Letter before Claim



Types of written communication in a dispute

There are three types of formal written communication that you engage in where you have a formal dispute with your employer.

  • You can raise a grievance where you are still employed.
  • You can have “without prejudice “ communication where you are trying to negotiate a settlement. These types of communication do not go before the tribunal.
  • Where you have been dismissed and do not therefore have the right to raise a grievance, you submit a “letter before claim”.

The letter before claim sets out the legal and factual basis of your claim. It tells your employer to settle the matter or else you will proceed to the employment tribunal or court. Remember that before you can go to the employment tribunal you would need to use the free ACAS Early Conciliation Service. In addition to the letter before claim, you can write a separate “without prejudice” letter to your employer setting out your proposals for settlement. The ACAS Early Conciliation service can help you with negotiating a settlement.


How to write the Letter before claim

  • Head the letter “Letter before claim”
  • If you are including a proposal to settle write “Without Prejudice” on the letter.
  • Write down what the problem is
  • Write what you want from your employer
  • Give your employer a deadline to respond.

Get a template letter to help you write your claim

Key points

  • Any letter or e-mail that you write containing an offer to settle should be marked “without prejudice”. You should not reveal these to the tribunal or court.
  • If your complaint is about discrimination you should consider using the Questions Procedure.
  • Don’t forget your time limits for making an employment tribunal claim.

Resources available

How to write a grievance that gets you what you want

How to write a grievance about bullying and harassment at work

How to write a grievance about changes to your employment contract

How to write a grievance about discrimination at work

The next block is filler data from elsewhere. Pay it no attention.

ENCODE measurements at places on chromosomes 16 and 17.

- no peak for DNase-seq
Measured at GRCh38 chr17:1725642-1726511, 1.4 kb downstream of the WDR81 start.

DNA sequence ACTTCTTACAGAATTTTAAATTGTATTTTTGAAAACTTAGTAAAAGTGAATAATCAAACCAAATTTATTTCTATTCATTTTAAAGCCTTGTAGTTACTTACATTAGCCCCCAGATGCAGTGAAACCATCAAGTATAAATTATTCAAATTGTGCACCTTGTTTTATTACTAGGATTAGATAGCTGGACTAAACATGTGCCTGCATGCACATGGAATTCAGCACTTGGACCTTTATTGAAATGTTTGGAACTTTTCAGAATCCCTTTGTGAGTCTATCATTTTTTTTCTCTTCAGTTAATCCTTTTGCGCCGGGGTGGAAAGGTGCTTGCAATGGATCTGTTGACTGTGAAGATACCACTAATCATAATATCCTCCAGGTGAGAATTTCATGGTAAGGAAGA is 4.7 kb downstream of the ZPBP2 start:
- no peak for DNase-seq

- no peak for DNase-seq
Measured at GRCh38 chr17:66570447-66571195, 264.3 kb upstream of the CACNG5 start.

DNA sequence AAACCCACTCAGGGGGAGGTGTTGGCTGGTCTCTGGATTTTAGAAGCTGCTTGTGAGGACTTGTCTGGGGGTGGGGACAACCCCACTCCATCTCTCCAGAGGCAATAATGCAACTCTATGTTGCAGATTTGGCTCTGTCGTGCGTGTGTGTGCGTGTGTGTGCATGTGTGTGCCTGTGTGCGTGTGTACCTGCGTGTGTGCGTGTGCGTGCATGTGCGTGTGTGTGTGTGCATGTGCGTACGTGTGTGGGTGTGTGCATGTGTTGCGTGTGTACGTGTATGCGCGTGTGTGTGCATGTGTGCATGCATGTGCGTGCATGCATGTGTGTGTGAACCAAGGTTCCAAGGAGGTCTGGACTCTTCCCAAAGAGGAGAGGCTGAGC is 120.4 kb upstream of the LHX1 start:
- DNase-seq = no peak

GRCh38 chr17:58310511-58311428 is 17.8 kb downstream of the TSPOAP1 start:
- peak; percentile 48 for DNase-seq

How to write a grievance about the behaviour of a colleague, manager or supervisor

How to write a grievance about unauthorised deductions from your wages or salary

Disciplinary action and capability

Discrimination at work

Surviving a workplace suspension

Health and Safety Dismissal

How to fight dismissal on Probation

How to survive a criminal charge, conviction or caution at work

Social Media and Unfair Dismissal

Surviving a disciplinary investigation at work

Surviving Capability and Performance Management

The Disciplinary Hearing



This resource is published by Employee Rescue Limited. Please note that the information and any commentary on the law contained herein is provided free of charge for information purposes only. The information and commentary does not, and is not intended to, amount to legal advice. Employee Rescue accepts no responsibility for any loss occasioned to any person acting or refraining from action as a result of the material contained in this update. Further specialist advice should be taken before relying on the contents of this summary. No part of this summary may be used, reproduced, stored in a retrieval system or transmitted in any form without the prior permission of Employee Rescue Ltd.


Case Study

In the Scottish case of Collins v First Quench Retailing Ltd [2003], Ms Jacqueline Collins was awarded £179,000 from her employers when the off-license she managed was robbed. Ms Collins had been the manager of Victoria Wine, run by First Quench Retailing, for about ten years. When Mrs Collins started in the shop she had been concerned about security and raised this with management. Since 1977 there had been 13 reported crimes at the shop, including five thefts, one minor assault, one serious assault and one assault with intent to rob. There were two armed robberies in 1994 and four... Read More
Ms Jacqueline Collins was awarded £179,000 from her employers when the off-license she managed was robbed.Collins v First Quench Retailing Ltd
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